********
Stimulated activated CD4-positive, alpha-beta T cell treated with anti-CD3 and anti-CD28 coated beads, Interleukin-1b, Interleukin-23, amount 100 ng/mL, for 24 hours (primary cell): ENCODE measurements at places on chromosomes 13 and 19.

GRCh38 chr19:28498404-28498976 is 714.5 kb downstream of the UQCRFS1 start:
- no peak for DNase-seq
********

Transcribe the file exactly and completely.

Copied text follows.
Stimulated activated CD4-positive, alpha-beta T cell treated with anti-CD3 and anti-CD28 coated beads, Interleukin-1b, Interleukin-23, amount 100 ng/mL, for 24 hours (primary cell): ENCODE measurements at places on chromosomes 13 and 19.

GRCh38 chr19:28498404-28498976 is 714.5 kb downstream of the UQCRFS1 start:
- no peak for DNase-seq